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Course Review: Immigration and Topic 1. Social Studies 9. Unit 5: Outline. Unit 5 focuses on the legislation and issues surrounding immigration to Canada. The unit addresses in detail: The various classes of immigrants to Canada Past and present legislation guiding immigration

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unit 5 outline
Unit 5: Outline
  • Unit 5 focuses on the legislation and issues surrounding immigration to Canada. The unit addresses in detail:
    • The various classes of immigrants to Canada
    • Past and present legislation guiding immigration
    • First Nations and Francophone responses to immigration
    • The role of the provinces in accepting immigrants
classes of immigrants
Classes of Immigrants
  • All immigrants to Canada can be divided into four main classes:
    • Economic Immigrants—skilled workers and businesspeople that immigrate to Canada specifically to join the workforce. (55% in 2006)
    • Refugees—people who are escaping persecution, torture, or cruel and unusual punishment in their country of origin or residence. (13%, 2006)
    • Family class—close relatives of people living in Canada. (28%, 2006)
    • Other—those accepted under special circumstances. (4%, 2006)
economic class immigrants
Economic Class Immigrants
  • Canada accepts and encourages foreign citizens to come to Canada specifically to join our workforce for several reasons:
    • Canadian birth and death rates are relatively aligned—meaning that in the coming decades, birth and death rates will be roughly equal (0% population growth)
    • Similarly, the number of people entering the workforce will roughly equal the number retiring in the near future
    • Canada has made a commitment to ensuring and advancing multiculturalism in our nation
  • The above factors make it clear that Canada’s economy may not be able to compete in the international market in the future without alternate sources for its labour force.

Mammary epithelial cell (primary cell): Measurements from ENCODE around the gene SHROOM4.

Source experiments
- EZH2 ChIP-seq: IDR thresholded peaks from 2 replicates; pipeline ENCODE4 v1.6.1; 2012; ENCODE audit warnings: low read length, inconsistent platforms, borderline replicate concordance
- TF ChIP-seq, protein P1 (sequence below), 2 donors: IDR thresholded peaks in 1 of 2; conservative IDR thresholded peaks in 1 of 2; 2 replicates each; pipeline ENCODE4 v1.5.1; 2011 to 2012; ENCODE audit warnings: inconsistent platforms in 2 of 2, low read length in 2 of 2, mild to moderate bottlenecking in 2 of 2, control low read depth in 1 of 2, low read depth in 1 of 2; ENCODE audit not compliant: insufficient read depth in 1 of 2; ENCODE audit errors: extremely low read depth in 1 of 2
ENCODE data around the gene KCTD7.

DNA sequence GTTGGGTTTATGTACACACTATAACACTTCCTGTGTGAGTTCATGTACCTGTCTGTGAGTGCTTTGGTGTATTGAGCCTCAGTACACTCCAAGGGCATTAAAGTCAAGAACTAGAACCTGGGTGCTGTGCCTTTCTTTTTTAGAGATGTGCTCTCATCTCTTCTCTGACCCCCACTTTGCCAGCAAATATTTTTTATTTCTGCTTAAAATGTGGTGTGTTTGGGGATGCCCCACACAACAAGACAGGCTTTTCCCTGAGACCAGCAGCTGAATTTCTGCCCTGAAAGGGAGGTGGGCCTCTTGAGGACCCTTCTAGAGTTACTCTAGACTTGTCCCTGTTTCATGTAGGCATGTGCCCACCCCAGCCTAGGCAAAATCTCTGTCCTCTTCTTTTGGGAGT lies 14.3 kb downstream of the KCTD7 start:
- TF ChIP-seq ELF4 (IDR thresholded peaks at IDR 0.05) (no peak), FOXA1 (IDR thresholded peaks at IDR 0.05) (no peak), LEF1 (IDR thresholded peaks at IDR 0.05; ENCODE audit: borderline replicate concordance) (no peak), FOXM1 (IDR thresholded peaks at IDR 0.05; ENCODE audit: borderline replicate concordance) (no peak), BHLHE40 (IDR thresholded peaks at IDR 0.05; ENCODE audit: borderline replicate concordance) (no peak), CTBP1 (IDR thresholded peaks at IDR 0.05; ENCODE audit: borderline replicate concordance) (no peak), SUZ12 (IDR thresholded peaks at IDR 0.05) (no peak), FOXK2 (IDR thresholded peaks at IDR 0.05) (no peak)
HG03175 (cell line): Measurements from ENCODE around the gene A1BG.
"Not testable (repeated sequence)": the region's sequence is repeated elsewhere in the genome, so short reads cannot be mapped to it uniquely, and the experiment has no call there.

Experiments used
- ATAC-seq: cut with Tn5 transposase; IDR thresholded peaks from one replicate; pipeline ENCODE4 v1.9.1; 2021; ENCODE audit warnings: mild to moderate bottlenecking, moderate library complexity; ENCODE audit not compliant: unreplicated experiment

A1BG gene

economic class immigrants1
Economic Class Immigrants
  • In order to successfully immigrate to Canada under the Economic Class, a person must “pass” a points-based questionnaire that assesses how suitable a person is to enter the workforce in Canada. The exam includes questions related to:
    • Education and training
    • Work experience
    • Written and spoken fluency in English and/or French
    • Connections (work or family) in Canada
  • In addition to qualifying according to the points system, an economic immigrant must prove that he/she is of sound mental and physical health, and has no criminal record
immigration legislation
Immigration Legislation
  • Immigration in Canada is currently guided by the Immigration & Refugee Protection Act (2002).
    • The act includes a dedication to advancing multiculturalism, economic benefits, social benefits, and families and communities in Canada. It also includes a commitment to protecting humanitarian ideals by accepting refugees from all over the world.
  • 2002’s IRPA includes several differences from prior immigrant legislation:
    • Constant acceptance of refugees
    • A lack of discriminatory policy (Past: Chinese Head Tax, wartime “preferential” ethnic groups, quotas for “undesirable” immigrants)
immigration complications
Immigration: Complications
  • First Nations communities
    • Belief that promoting immigration from other parts of the world marginalizes First Nations communities and reservations. Rather than committing funds and resources to recruiting immigrants to the workforce, the government should make more appropriate use of its First Nation population in the work force
  • Francophone communities
    • Call for increased number of Francophone immigrants to strengthen Francophone communities in (and outside of Quebec)
the provinces immigration
The Provinces & Immigration
  • Provincial Nomination Program
    • Allows provinces to nominate the percentage of annual economic immigrants they would like to receive (based on business and industry needs)
    • Despite this program, the majority of immigrants settle in Toronto, Montreal, or Vancouver (over 60%)
  • Canada-Quebec Accord
    • Allows Quebec to nominate a proportionally-larger percentage of immigrants to Canada
    • Encourages Francophone immigrants to settle in Francophone communities (and attend French-speaking schools) in Quebec
unit 5 vocabulary
Unit 5 Vocabulary
  • Accord
  • Demographics
  • Immigration
  • Labour force growth
  • Refugee
topic 1 review
Topic 1: Review
  • How do the various units and aspects of Canadian society contribute to and strengthen Canadian society?
    • The federal government
    • The justice system
    • Collective and individual rights and freedoms
    • Immigration policies